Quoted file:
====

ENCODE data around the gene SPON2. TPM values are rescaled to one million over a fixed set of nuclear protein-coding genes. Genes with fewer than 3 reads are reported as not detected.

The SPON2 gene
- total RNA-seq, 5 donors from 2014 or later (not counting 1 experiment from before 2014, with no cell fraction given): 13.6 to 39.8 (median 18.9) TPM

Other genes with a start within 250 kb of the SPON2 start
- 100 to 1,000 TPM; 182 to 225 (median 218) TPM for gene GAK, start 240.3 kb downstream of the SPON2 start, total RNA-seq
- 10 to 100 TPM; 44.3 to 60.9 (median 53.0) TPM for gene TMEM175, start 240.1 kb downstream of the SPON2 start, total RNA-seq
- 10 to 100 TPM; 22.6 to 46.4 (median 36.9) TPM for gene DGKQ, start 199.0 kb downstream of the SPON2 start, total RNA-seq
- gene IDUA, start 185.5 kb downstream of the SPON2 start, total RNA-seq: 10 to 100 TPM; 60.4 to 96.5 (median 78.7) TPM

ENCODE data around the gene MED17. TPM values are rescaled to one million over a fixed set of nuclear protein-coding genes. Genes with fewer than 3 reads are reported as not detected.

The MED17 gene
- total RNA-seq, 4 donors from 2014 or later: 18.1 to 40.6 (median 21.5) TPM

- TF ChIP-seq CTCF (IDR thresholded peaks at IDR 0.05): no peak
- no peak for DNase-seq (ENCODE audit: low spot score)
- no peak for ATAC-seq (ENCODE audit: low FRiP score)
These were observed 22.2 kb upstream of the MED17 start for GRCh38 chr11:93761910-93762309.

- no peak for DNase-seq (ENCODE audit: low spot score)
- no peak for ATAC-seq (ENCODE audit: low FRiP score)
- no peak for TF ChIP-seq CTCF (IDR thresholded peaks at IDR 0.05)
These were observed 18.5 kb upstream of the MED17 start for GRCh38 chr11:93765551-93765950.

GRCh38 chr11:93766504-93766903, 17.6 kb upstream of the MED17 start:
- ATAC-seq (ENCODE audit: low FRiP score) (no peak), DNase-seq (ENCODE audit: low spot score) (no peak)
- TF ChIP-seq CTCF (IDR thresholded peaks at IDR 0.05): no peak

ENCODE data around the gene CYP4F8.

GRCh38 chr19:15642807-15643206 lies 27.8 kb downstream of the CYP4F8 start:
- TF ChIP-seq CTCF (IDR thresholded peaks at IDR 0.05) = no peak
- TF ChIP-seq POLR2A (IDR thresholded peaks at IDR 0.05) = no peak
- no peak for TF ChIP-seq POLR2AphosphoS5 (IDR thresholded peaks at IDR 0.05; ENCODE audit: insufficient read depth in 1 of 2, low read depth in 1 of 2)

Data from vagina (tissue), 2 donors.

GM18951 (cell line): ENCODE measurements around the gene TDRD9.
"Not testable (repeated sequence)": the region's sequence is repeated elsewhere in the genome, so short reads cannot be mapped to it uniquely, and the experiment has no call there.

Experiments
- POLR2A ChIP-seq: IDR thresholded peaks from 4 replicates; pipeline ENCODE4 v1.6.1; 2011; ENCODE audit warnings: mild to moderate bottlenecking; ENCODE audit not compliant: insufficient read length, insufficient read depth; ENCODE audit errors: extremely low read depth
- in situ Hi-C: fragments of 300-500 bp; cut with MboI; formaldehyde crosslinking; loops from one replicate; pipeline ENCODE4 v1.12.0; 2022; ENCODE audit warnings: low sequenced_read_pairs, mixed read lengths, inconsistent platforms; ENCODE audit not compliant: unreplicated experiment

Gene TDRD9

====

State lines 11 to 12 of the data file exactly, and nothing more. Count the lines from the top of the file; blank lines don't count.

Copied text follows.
- total RNA-seq, 4 donors from 2014 or later: 18.1 to 40.6 (median 21.5) TPM

- TF ChIP-seq CTCF (IDR thresholded peaks at IDR 0.05): no peak